Resources 4 Rethinking encourages students and teachers to participate in World Water Day. Top R4R Picks will connect you to some excellent resources to support these efforts. 

Other Resources:

  • Project FLOW (For the Love of Water) engages elementary and secondary students in action that addresses local water issues and concerns.

For more information and ideas be sure to check out the World Water Day website.

Earth Hour: 8:30 PM
March 29th, 2014

Earth Hour had its beginning in Sydney, Australia in 2007.  Since then it has quickly become a global environmental movement uniting people from all nations in an urgent call for action on climate change.  This year hundreds of millions of people around the world will turn 'lights out' for one hour to show their commitment to  helping something we all have in common- the planet.

For young people, Earth Hour can be a visual reminder that important environmental issues don't have to overwhelm us and that there are small things we can do every day to bring about a better future.  The days leading up to March 29th are an excellent time for students and teachers to explore climate change in the classroom and bring meaning to participation in Earth Hour.

Why Participate in Earth Hour?

Climate change is altering the planet.  Severe environmental, economic and social consequences are becoming more and more common as global temperatures increase.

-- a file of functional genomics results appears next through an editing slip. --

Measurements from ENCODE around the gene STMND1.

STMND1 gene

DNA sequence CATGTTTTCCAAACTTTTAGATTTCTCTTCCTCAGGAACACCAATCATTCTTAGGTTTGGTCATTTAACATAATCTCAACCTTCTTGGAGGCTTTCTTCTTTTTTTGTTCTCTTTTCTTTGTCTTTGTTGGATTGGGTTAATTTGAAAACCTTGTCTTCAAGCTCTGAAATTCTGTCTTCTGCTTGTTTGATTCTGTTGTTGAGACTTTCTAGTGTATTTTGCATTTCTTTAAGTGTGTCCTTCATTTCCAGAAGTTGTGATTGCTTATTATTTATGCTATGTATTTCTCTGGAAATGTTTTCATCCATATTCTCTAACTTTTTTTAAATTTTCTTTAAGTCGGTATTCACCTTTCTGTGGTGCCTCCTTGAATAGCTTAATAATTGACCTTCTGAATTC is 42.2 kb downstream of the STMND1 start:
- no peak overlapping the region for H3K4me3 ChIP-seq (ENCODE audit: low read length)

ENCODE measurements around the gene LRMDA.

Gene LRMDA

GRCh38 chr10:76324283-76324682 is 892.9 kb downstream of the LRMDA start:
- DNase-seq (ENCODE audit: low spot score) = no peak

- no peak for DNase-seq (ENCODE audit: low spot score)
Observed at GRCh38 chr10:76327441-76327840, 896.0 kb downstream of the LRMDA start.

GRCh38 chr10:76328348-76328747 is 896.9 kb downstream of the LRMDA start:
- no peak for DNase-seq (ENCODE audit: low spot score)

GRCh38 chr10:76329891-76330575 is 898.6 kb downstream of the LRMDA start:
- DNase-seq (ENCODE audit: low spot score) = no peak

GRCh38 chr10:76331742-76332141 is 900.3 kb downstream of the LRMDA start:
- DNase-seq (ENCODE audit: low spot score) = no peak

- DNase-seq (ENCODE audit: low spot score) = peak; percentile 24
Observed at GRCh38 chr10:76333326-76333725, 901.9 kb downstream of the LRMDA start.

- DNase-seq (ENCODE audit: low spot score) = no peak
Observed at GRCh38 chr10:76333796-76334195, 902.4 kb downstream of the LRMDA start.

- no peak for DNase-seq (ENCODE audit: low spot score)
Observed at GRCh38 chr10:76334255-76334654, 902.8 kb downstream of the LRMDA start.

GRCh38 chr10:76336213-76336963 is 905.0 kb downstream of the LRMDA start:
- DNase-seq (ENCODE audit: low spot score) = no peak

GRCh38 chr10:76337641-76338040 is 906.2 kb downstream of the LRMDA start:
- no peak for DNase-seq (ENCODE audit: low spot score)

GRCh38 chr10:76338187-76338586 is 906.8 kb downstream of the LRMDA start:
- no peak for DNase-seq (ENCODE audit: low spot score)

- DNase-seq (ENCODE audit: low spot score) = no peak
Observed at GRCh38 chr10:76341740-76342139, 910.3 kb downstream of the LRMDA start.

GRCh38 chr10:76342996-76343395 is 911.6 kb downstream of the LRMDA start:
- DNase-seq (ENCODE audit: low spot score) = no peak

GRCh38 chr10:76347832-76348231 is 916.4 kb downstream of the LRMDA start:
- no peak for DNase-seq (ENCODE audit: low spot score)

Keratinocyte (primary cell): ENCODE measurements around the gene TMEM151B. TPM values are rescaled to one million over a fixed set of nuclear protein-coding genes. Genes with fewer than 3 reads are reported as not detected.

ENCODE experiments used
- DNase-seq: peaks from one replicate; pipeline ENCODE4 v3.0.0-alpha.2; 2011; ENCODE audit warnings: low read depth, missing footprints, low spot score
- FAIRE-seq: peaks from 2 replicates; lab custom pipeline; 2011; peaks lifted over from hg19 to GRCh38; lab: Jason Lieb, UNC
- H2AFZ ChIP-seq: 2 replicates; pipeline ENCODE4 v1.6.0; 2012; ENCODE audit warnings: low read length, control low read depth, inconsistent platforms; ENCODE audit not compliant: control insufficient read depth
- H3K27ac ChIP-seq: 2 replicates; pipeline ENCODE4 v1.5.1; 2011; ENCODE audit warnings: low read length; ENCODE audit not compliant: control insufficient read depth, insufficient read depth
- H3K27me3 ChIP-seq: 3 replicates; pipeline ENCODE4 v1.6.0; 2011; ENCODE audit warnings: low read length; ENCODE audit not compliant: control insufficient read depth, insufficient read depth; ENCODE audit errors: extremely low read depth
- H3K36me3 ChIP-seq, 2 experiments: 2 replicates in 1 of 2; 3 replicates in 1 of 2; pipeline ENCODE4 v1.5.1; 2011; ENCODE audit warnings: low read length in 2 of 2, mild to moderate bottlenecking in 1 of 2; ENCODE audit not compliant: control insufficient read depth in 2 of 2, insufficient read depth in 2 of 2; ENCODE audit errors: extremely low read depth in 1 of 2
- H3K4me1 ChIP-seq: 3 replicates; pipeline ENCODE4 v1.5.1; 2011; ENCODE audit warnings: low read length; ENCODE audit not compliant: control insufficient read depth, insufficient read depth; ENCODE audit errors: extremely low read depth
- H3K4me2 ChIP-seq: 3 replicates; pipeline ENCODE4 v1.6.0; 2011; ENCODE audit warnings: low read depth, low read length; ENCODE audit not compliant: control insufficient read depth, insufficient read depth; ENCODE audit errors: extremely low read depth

• Rising temperatures due to global warming threaten to increase flooding and droughts, putting millions of homes at risk and endangering as many as 30 percent of animal species, according to the United Nations Intergovernmental Panel on Climate Change.
  • Canada's greenhouse gas emissions, the leading driver of climate change, have increased by 32% in the last 15 years (WWF Canada 2014)
  • Melting permafrost will affect development in our northern communities.  Rising sea levels and more severe storms will cause flooding for those living along the Atlantic coast and water supplies will be threatened in prairie cities. (NRC Canada, 2013)
  • Two-thirds of the world's polar bears could be lost within 50 years as a result of retreating sea ice, according to the U.S. Geological Survey.
  • The IPCC estimates 3 billion or more people will be at risk of water shortage due to climate change in the decades ahead.
  • Research conducted by the NRDC shows that if present trends continue, the total cost of global warming over the next century will be measured in the trillions of dollars.
  • Emissions from the burning of fossil fuels to generate electricity cause air pollution and are a key contributing factor to thousands of hospital stays and premature deaths in Canada each year.

Climate change will increasingly affect human health, species distribution and the ability of the planet to provide.   How we deal with climate change is a crucial discussion that teachers and students should be actively engaged in.

Resources 4 Rethinking encourages students and teachers to participate in Earth Hour 2012. Top R4R Picks will connect you to some excellent resources to support these efforts.

For more information and activities be sure to check out the Earth Hour Canada website and the Earth Hour Global website.